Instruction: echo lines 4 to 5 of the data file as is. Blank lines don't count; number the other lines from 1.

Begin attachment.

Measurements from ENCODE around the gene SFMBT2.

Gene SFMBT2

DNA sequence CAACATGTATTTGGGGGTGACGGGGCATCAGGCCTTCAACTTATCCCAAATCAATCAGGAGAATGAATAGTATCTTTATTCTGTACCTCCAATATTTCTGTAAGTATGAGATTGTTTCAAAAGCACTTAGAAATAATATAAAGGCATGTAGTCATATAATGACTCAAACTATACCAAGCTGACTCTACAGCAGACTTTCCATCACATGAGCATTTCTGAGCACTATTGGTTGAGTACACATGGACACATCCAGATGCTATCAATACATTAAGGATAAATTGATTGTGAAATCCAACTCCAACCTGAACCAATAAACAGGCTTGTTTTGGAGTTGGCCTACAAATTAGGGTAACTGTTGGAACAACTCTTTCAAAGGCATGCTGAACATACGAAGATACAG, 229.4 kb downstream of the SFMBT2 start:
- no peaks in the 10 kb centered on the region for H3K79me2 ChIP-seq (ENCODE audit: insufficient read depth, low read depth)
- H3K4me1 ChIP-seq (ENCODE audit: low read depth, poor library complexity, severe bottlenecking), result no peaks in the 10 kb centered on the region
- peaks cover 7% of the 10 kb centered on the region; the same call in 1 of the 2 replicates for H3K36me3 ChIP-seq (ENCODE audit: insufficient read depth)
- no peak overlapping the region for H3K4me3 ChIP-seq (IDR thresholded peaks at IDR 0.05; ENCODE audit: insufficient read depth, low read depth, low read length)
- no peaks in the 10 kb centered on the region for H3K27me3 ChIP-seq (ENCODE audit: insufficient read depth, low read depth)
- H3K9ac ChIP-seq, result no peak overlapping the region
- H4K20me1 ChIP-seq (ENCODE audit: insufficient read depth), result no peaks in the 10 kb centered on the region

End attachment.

- no peaks in the 10 kb centered on the region for H3K79me2 ChIP-seq (ENCODE audit: insufficient read depth, low read depth)
- H3K4me1 ChIP-seq (ENCODE audit: low read depth, poor library complexity, severe bottlenecking), result no peaks in the 10 kb centered on the region